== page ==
Samuel Thaxter, a first cousin (eight times removed) of my wife, was a major in the British Army when he fought in the French Indian War during the mid 1700s. He was captured by Indians during the siege of Fort William Henry in 1757.
Tied to a tree, he was about to be killed when a French soldier approached him. Not much is known about any conversation that took place. Some speculate that the Frenchman recognized Thaxter as a fellow Mason. In any event, the Frenchman decided to cut Thaxter loose and allowed him to go his way.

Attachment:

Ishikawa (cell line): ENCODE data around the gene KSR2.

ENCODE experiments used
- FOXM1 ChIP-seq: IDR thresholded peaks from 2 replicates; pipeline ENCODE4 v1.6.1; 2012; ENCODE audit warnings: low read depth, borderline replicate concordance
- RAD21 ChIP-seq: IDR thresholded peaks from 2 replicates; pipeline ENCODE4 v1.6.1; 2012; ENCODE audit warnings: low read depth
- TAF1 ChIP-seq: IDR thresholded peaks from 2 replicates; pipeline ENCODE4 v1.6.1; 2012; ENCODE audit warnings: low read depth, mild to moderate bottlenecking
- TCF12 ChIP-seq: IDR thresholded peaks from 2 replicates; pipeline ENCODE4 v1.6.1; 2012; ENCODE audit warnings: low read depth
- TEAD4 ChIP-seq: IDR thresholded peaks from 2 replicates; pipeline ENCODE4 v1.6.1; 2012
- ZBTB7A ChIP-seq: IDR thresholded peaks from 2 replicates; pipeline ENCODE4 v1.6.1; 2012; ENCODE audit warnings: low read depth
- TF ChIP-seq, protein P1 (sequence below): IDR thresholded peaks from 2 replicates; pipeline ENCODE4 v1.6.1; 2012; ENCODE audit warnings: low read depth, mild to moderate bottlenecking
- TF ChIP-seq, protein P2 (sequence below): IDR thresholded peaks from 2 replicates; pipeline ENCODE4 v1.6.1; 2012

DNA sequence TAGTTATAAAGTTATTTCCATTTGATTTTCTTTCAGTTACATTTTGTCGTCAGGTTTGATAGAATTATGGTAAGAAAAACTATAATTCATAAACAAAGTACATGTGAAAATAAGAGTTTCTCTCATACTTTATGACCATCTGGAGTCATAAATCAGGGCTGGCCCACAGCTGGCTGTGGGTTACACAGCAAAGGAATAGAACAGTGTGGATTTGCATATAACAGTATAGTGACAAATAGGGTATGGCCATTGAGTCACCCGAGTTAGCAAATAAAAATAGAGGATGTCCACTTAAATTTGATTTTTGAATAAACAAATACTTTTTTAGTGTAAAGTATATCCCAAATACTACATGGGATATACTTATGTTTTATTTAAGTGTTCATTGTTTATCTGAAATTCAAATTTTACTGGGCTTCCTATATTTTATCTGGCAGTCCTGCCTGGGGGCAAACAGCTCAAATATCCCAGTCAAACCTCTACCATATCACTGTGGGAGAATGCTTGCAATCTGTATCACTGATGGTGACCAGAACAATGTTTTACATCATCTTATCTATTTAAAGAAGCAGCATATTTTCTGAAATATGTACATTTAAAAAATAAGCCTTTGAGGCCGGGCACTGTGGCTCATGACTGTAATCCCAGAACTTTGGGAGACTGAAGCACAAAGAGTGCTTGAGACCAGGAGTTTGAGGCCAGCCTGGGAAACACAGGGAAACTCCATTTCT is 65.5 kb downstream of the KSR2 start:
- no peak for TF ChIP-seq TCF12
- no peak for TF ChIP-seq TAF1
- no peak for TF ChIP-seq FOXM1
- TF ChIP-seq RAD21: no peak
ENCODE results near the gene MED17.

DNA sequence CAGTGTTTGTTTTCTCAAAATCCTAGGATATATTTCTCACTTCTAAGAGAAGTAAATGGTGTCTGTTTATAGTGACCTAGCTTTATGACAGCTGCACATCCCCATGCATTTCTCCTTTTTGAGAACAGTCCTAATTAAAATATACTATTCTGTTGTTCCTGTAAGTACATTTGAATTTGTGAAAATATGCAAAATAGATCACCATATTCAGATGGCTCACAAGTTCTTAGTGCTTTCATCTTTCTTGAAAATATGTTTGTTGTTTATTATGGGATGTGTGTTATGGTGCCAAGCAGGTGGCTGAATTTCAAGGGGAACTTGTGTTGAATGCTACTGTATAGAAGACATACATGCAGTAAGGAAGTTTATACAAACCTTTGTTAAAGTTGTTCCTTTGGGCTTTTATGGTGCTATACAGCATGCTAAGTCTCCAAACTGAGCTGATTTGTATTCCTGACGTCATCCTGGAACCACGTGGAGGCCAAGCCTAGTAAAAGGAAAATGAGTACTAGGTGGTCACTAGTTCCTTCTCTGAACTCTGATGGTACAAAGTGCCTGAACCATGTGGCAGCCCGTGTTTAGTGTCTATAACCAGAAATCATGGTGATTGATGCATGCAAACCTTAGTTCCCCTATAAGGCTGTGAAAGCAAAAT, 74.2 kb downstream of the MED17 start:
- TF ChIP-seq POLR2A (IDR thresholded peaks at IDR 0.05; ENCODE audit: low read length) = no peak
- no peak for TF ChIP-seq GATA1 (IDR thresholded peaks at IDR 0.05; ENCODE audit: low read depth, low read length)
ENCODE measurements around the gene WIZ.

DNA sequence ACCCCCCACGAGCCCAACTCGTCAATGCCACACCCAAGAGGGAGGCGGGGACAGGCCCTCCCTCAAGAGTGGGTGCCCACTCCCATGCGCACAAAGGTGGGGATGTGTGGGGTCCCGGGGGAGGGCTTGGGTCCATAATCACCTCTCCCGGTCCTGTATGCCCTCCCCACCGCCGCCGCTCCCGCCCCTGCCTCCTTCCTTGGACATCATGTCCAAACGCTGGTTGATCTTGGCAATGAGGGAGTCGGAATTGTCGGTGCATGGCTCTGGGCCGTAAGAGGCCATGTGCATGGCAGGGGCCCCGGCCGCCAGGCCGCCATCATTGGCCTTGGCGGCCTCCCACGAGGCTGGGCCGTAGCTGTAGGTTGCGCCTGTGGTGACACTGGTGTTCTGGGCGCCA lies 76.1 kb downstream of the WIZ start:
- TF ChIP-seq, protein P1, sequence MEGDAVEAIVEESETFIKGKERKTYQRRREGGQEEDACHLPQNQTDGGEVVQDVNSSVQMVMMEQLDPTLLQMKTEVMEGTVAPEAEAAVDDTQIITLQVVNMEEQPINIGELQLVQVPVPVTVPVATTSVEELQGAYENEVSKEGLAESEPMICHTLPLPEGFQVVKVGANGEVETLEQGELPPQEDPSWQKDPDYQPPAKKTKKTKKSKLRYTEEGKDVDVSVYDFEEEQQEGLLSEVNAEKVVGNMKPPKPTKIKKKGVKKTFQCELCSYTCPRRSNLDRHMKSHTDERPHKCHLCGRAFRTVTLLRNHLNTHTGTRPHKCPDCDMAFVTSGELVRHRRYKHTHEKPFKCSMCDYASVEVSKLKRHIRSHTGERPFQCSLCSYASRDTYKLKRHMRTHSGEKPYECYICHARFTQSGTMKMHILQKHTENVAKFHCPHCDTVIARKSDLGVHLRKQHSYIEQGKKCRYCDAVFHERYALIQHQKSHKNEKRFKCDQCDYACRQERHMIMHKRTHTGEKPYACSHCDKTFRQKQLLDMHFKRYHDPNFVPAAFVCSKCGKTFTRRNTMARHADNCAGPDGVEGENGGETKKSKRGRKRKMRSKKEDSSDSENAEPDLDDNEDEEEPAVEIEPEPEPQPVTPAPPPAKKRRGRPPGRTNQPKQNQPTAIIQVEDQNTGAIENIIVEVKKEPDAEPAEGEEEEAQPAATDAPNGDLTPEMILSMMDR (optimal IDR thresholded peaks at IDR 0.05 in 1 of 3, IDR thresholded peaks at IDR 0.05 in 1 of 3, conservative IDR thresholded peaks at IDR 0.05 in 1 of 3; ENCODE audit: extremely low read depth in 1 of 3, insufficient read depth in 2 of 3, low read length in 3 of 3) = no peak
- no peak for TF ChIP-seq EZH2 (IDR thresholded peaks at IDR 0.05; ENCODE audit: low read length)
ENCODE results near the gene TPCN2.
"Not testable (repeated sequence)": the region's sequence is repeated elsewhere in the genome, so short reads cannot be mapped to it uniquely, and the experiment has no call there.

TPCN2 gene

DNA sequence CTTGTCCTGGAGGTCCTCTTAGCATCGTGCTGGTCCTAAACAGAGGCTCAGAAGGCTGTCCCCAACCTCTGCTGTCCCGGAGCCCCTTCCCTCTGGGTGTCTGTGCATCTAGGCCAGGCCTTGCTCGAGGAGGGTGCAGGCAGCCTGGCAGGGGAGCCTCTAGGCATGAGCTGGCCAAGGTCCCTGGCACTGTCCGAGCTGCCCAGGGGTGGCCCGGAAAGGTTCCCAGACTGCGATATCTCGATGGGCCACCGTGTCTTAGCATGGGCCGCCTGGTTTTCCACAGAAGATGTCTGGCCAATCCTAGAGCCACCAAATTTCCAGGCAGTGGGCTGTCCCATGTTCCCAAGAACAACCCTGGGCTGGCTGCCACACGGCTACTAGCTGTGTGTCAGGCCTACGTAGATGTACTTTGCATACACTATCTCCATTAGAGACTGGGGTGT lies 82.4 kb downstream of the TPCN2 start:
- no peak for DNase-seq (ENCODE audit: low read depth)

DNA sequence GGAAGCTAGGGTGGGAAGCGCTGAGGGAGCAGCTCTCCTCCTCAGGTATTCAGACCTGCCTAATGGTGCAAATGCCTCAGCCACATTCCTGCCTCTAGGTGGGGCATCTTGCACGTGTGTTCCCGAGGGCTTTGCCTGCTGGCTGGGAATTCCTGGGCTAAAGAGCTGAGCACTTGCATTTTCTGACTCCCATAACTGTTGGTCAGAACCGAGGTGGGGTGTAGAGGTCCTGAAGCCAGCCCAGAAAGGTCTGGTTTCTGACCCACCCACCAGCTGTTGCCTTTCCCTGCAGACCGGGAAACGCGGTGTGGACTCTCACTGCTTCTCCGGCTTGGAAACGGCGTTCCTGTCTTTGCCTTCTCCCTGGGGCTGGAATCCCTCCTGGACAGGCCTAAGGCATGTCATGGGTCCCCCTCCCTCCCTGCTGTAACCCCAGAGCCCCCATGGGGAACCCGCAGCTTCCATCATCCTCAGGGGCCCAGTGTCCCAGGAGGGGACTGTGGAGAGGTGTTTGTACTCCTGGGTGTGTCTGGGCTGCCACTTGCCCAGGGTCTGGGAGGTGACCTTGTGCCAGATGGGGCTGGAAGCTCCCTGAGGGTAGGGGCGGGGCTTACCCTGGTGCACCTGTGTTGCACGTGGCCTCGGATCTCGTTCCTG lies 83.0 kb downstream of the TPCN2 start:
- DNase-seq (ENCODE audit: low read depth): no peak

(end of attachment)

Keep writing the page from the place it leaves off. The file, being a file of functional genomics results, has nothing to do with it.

He managed to travel by foot to Fort Edward and from there to his home in Hingham, Massachusetts. He arrived on the same afternoon as his funeral for the townspeople had already received word of his capture and supposed death. He met Mr. Caleb Bates on the road into town who exclaimed, “We just buried you!”
Thaxter, like his father and seven of his children, attended Harvard. He resided at the Thaxter Mansion on North Street in Hingham. The mansion had a secret passageway which is said to have been used to hide British soldiers during the Revolutionary War.
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